How to Dry Your PLA Filament
Moisture is one of the most dangerous enemies when you’re dealing with plastic filaments for 3D printing. Not keeping your filaments moisture-free can result in them breaking down prematurely, your prints getting ruined, or worse, your extruder assembly getting clogged.
While there are a lot of ways to keep your filament dry, PLA is a particularly different material because of its sensitivity to high temperatures. Given the low melting temperature of PLA, what’s the best way to keep the filament dry or to dry it out before printing?
Best ways to keep your PLA filament dry before printing
When drying your PLA filament, the first thing to keep in mind is that PLA has a relatively low glass transition temperature of only 70 °C. This means that a filament roll exposed to temperatures around this value has a tendency to soften and fuse, making it unusable. Instead, any method that does not rely on direct heat application is preferable.
1. Keep your filament in an airtight plastic bag
The best way to dry your PLA filament is to make sure that it does not pick up any moisture in the first place. Filaments are typically shipped in vacuum-sealed plastic bags, so it’s reasonable to store them in a similar container. For best results, we recommend throwing in a few packets of desiccant with the PLA filament. This is the cheapest way of storing your filament to keep them from picking up moisture from the environment.
The downside of this method is that you can’t store a filament in an airtight plastic bag indefinitely. Plastic bags, even with an airtight seal, is still very slightly permeable to moisture. This means that your PLA filament, even when stored with some desiccant, will still end up absorbing moisture if kept in a plastic bag for several months.
Moreover, filament stored in clear plastic bags is highly prone to UV degradation. This is another problem that’s particularly more serious with PLA, as it simply does not have the chemical stability of other filaments like ABS or PETG.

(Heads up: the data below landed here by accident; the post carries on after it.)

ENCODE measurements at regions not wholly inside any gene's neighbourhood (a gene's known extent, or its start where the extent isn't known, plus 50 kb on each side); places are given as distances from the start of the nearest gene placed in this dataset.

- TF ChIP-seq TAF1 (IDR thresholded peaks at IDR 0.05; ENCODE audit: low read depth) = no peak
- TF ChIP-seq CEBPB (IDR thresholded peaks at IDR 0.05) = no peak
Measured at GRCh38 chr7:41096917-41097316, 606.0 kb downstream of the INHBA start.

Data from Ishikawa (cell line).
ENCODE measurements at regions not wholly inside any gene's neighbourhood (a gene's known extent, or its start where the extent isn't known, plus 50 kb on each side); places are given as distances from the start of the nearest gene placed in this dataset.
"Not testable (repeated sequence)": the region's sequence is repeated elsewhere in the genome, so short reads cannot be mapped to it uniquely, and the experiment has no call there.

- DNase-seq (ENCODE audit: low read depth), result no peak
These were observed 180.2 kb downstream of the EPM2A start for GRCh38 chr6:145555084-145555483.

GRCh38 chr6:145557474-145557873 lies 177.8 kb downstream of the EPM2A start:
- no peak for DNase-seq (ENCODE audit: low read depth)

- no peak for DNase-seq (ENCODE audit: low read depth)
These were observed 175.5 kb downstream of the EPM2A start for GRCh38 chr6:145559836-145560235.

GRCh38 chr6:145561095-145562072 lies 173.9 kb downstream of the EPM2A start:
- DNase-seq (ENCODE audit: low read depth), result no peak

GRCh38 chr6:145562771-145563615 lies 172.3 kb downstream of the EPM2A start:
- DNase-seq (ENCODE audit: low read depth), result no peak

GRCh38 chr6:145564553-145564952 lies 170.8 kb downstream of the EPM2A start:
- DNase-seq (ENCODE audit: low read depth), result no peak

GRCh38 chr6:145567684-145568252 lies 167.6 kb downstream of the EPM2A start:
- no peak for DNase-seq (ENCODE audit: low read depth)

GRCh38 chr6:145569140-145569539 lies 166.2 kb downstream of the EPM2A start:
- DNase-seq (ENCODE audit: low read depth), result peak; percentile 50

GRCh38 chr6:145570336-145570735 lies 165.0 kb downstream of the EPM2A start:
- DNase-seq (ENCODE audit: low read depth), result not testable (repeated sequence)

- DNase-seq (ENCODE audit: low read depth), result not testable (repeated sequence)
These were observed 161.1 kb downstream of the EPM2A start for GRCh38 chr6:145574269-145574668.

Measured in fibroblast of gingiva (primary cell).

2. Use a Mylar foil bag
If a plastic bag is unsuitable for long-term storage, then what type of container is? While you can get specially designed filament boxes, these are expensive and take up a lot of space. A more practical alternative is mylar bags or, more technically, vacuum-sealed bags made of Mylar foil.
Mylar foil consists of a very thin layer of aluminum metal laminated with a similarly thin layer of polyester resin. The result is a reflective, waterproof, durable, and low-friction material has been used extensively as food packaging material, protective surfaces for ducts, and decorative items.
The advantages of Mylar foil over clear plastic are two-fold. The thin layer of aluminum greatly enhances the moisture resistance of Mylar, so your filament should stay dry even after prolonged storage. It’s still a good idea to have a couple of desiccant packs in there to absorb any residual moisture from the filament. UV degradation is also arrested by the reflective outer of the Mylar foil.
3. Dry your filament in an oven
We know that we said that introducing any heat in the equation when drying PLA filament is a a bad idea. However, it’s not impossible if you have the right equipment.
To start off, you need a high-quality oven with accurate controls that can be set to temperatures as low as 40 to 50 °C. Although this is a good 20 °C below PLA’s glass transition temperature, the “low and slow” approach to drying PLA is the much safer route that ensures that you don’t end up with a fused filament.
If you can set your oven to a temperature this low, then you can leave the spool in there for four to six hours without problems.
Before you proceed to drying your PLA filament, it’s worth taking the time to make sure that your oven accurately reaches the temperature that you set it to. A small amount of drift from the set temperature is fine and normal, but a variance of more than 10 °C could be problematic.
To test the temperature accuracy of your oven, set it at the desired temperature and put a properly calibrated temperature inside. You must be able to see the temperature value without opening the oven. You may also use this test to determine how long of a preheating period you’ll need before the oven can achieve a stable temperature.
Why does a PLA filament absorb moisture?